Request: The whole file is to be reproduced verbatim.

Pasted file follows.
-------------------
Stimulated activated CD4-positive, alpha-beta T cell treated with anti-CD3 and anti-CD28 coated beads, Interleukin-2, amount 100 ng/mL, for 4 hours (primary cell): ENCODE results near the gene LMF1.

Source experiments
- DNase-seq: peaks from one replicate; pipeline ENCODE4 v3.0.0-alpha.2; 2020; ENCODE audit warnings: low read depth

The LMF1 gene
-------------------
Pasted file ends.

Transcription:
Stimulated activated CD4-positive, alpha-beta T cell treated with anti-CD3 and anti-CD28 coated beads, Interleukin-2, amount 100 ng/mL, for 4 hours (primary cell): ENCODE results near the gene LMF1.

Source experiments
- DNase-seq: peaks from one replicate; pipeline ENCODE4 v3.0.0-alpha.2; 2020; ENCODE audit warnings: low read depth

The LMF1 gene